Well, Maharishi ended up on the cover of Time magazine, and the whole world was buzzing about him. Tens of thousands of Americans were lining up to learn Transcendental Meditation. Famous movie stars were coming out of the closet to announce their meditation experiences. Merv Griffin (the Oprah of his day) did three back-to-back shows about Transcendental Meditation, featuring guest stars such as Clint Eastwood, Mary Tyler Moore, Dennis Hopper, and Joe Namath. You can see snippets of those shows on YouTube.
Flash forward, and I decided I just had to become a teacher of this kind of mediation that was so simple, so easy, that is ‘just worked’ (just like the iPad I’m writing this on). So, I did sign up for a 9-month, in-residence, teacher training course, three months of which were to be held in the French Alps. Wow. I can honestly say I have never been higher (pun intended). About 6 hours of meditation per day, plus lots of lectures, book learning, memorization. Maharishi was a very organized man who had been to college, studied physics, and knew how to delegate and how get things done. He was deeply devoted to training thousands of teachers to spread his form of meditation that was simple, easy, and natural, throughout the western world as efficiently as possible.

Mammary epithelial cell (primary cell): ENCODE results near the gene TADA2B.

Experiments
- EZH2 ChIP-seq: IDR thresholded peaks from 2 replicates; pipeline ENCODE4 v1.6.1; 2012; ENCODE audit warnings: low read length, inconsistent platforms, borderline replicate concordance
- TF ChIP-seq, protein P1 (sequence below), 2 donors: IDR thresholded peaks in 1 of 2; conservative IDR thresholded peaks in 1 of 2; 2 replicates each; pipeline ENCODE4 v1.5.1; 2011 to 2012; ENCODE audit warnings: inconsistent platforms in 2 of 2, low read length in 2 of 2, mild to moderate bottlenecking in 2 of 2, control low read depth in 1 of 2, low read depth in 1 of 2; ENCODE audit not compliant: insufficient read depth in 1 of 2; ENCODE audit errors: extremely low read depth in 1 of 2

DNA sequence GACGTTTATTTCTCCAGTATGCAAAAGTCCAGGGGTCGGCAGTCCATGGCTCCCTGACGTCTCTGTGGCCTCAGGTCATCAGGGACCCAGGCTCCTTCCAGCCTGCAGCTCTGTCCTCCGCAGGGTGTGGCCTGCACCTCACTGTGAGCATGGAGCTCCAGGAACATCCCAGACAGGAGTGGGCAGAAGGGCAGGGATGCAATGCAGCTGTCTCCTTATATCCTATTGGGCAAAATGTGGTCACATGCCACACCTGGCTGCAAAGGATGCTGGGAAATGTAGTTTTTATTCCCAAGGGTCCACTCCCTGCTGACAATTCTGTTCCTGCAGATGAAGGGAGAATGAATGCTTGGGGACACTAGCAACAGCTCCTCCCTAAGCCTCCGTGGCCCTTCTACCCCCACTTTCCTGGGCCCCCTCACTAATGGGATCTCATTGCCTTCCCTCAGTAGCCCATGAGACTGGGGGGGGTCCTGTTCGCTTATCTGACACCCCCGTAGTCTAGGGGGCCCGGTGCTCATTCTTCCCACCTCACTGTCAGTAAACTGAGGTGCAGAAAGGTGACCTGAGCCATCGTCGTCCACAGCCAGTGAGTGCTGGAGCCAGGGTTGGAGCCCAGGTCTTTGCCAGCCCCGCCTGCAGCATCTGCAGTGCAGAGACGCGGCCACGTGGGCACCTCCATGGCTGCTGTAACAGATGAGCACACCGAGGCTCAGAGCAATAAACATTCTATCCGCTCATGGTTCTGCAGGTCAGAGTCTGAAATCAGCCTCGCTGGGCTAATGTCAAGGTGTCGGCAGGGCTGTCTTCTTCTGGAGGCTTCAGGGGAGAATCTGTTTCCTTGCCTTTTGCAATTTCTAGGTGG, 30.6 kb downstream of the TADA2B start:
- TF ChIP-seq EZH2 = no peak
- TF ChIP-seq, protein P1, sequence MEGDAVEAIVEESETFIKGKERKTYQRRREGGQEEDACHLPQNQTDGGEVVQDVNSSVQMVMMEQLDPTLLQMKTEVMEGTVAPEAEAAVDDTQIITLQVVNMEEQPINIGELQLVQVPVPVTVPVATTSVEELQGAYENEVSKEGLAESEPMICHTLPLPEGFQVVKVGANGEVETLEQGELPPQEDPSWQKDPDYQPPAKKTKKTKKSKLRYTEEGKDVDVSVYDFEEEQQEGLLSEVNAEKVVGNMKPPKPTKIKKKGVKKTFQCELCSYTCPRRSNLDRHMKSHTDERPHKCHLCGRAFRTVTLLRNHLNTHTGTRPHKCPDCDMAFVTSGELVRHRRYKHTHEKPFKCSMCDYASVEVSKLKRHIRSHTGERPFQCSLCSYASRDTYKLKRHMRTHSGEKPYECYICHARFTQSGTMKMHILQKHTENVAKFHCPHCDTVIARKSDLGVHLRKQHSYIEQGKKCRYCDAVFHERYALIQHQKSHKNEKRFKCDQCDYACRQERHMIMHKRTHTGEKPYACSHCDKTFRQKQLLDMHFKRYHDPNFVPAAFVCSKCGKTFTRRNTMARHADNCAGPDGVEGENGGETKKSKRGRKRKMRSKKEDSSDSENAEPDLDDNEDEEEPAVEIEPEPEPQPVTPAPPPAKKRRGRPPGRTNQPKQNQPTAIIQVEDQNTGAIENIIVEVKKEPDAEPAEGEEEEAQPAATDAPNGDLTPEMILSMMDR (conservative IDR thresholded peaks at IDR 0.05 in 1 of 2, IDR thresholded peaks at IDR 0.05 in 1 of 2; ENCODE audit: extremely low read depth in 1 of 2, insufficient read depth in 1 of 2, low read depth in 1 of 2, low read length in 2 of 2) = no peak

Forty years later, I am still practicing Transcendental Meditation, even though I have had a number of teachers from different backgrounds such as Zen Buddhism and Advaita Vendanta. Why? Because it is still, I believe, the simplest, most effective meditation technique. It just works.
When I received this in my Inbox this morning while on a healing journey in Brazil, it reminded me of one the aspects of TM that makes it so effective — effortlessness, self-acceptance, and letting go of any attempt to still the mind, because even that effort itself will prevent the mind from settling down. The email is from Ligia Dantes, a woman I had the pleasure of meeting about ten years ago at one of the first Nondual Wisdom and Psychotherapy conferences, that are held each year up in the SF Bay Area. Ligia is an interesting and relatively unknown teacher who was a psychoanalyst who became a mystic and stopped doing psychological work after her ‘awakening’ experiences led to a complete re-evaluation of what her calling was. Here’s what her email said:
Trying to stop the “monkey brain” while meditating
is like trying to hold a river with your hands.
Let the thoughts be like the water passing by; relax,
and you will naturally calm the river of your thoughts.
May December bring you greater wisdom and understanding.
Friends of Ms. Dantes (12/1/12)
— Bob Cowart